Lamy and Machebeuf then left Paris and headed to Le Havre, where they set sail for America with Purcell and others on July 9, 1839. After landing in New York, the group finally reached Cincinnati via steam packet on September 10. Because the need for clergy was so great, Purcell wasted no time. He assigned Lamy and Machebeuf to mission parishes in Ohio almost immediately, even though both were inexperienced and spoke very little English. They spent the next several months settling into these parishes and perfecting the language. Lamy was able to preach his first sermon in English on Palm Sunday in 1840. In all, the two young priests spent the next eleven years in the area, consolidating parishes and building churches, chapels, and rectories. During his last year and a half in the Midwest, Lamy was transferred to a parish in Kentucky, just across the Ohio River from Cincinnati.

How Lamy Won the West

Expansion into the West had begun, and border disputes flared in the southwestern United States, culminating in the Mexican-American War, which lasted from April 1846 to February 1848. In the agreements that followed the war (including the Treaty of Guadalupe-Hidalgo in 1848), Arizona, California, western Colorado, Nevada, New Mexico, Texas, and Utah all became a part of the United States. Rome decided to establish a vicariate apostolic (a diocese in the process of being founded) in New Mexico and named Lamy as its vicar apostolic, or titular bishop, on July 23, 1850. Lamy proposed taking his friend and classmate Machebeuf with him as vicar general. Machebeuf accepted. In November, Lamy left for Santa Fe, and Machebeuf followed later.

Lamy chose a curious route, taking a steamboat down the Mississippi River to New Orleans. He sailed from New Orleans on the SS Palmetto, a ship that, unbeknownst to him, had been declared unseaworthy. In the midst of a violent January storm in the Gulf of Mexico, the Palmetto struck a sandbar and sank off the coast near Galveston, Texas. Incredibly, Lamy and the other 100-some passengers, in freezing rain and high waves, made it ashore in lifeboats. He recalled that everyone was “white with frost and ice?’ Most of their belongings were lost; Lamy, however, was able to salvage one trunk that held his vestments and some books.

Lamy’s party then made its way through Texas by wagon train to San Antonio. There they stopped to prepare for the last leg of their trip. During visits to parishes in the area, Lamy was badly injured while attempting to handle one or several runaway mules. He suffered an extremely serious sprain and was bedridden, unable to walk for several weeks. Machebeuf caught up with him in San Antonio while he was recuperating. Together they recommenced the trip from San Antonio several weeks later and finally arrived via wagon train in Santa Fe on August 15, 1851, more than eight months after they began the journey in the Midwest.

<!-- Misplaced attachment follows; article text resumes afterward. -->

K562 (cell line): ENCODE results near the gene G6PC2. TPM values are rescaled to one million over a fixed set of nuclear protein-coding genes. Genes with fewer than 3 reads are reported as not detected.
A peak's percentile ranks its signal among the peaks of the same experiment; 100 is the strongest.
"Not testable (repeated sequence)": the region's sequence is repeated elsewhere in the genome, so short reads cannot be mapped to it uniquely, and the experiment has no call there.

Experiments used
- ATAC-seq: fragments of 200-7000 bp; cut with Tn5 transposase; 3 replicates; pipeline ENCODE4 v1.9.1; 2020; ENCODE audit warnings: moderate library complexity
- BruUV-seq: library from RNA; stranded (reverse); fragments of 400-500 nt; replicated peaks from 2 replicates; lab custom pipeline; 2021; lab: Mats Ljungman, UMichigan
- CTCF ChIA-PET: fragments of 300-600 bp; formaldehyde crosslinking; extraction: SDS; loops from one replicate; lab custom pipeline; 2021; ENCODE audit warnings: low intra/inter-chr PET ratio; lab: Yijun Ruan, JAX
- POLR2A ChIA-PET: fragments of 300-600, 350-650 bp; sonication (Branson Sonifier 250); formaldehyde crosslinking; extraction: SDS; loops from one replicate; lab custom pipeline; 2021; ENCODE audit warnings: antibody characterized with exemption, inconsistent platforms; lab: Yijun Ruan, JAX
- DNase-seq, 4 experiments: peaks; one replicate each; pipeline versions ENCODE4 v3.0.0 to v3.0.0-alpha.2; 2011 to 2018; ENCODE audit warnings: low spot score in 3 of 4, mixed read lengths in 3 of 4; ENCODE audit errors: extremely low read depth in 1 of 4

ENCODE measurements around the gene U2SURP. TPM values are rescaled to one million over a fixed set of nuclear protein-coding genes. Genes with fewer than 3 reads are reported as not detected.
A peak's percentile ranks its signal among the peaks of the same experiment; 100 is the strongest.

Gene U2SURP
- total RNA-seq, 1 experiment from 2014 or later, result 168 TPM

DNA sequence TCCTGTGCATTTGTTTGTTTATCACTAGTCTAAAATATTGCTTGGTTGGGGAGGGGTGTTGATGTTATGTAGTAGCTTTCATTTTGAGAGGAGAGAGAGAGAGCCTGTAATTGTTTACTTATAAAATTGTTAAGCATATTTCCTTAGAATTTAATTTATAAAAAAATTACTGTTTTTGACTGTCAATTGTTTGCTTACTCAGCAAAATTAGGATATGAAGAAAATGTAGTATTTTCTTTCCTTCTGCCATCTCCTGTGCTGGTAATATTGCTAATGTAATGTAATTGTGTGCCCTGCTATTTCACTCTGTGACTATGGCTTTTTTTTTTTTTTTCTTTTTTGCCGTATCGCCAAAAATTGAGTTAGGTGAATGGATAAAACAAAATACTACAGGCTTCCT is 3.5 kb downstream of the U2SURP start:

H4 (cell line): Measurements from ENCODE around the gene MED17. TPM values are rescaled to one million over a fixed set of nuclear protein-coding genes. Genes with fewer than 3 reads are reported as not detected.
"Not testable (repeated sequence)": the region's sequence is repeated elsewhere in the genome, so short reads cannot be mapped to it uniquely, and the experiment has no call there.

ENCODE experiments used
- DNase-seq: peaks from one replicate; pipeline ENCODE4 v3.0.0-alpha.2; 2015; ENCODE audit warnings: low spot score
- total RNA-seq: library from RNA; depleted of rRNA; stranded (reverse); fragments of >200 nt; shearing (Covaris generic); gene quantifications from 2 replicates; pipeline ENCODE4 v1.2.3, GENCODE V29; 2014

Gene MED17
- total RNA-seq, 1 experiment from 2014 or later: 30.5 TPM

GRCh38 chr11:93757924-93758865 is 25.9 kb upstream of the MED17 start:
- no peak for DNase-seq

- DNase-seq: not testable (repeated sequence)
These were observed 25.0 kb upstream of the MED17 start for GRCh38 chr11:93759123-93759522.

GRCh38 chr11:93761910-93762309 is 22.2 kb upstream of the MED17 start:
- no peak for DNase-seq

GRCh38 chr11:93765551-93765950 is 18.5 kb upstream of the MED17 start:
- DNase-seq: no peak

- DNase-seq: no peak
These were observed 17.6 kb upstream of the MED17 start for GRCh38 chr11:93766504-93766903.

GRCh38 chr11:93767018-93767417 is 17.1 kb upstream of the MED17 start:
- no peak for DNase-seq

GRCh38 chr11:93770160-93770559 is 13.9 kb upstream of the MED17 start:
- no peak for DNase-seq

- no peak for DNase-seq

In the first chapter of Death Comes for the Archbishop, Cather introduces her two main protagonists, Latour (Lamy) and Father Joseph Vaillant (Machebeuf):

As the wagons went forward and the sun sank lower, a sweep of red carnelian-coloured hills came into view; they curved like two arms about a depression in the plain; and in that depression was Santa Fe, at last! A thin, wavering adobe town…a green plaza…at one end a church with two earthen towers that rose high above the flatness…. The church and all the low adobe houses were rose color in that light—a little darker in tone than the amphitheater of red hills behind….

The young Bishop was not alone in the exaltation of that hour; beside him rode Father Joseph Vaillant, his boyhood friend, who had made this long pilgrimage with him and shared his danger. The two rode into Santa Fe together, claiming it for the glory of God!

There was resistance to Lamy by some, including several of the native Mexican priests. There were essentially three reasons for the opposition. First, the faithful of Santa Fe had not received official notification of the appointment of the new titular bishop and his vicar general and still felt allegiance to Bishop Jose Antonio Laureano de Zubiria from the Diocese of Durango in Mexico. Second, there was some remaining patriotic sentiment toward Mexico; after all, the Mexican- American War had just ended three years earlier, and the Hispanic population in and around Santa Fe was tied both culturally and linguistically to Mexico. In fact, Lamy and Machebeuf had to learn Spanish in order to communicate with their Spanish-speaking flock. Third, some of the Mexican priests left in the territory were leading less than virtuous lives and probably foresaw that Lamy would discipline them, which he did. He eventually had to suspend three from exercising their duties as parish priests; two of those were subsequently excommunicated.

Given this tenuous state of affairs, Lamy felt compelled to make a 3,000-mile round-trip trek to Durango to meet with Bishop Zubiria and clarify matters. He returned a few weeks later with most of the issues resolved except for the exact geographical demarcation between the dioceses of Santa Fe and Durango. In her novel’s prologue, Lather refers to the bishop of Durango and offers a powerful description of the landscape between Santa Fe and Durango over which her fictional Bishop Latour traveled. In a conversation set in Rome in her novel, three cardinals and a missionary are talking about the need to create a new diocese in New Mexico, a territory recently annexed to the United States. The missionary says: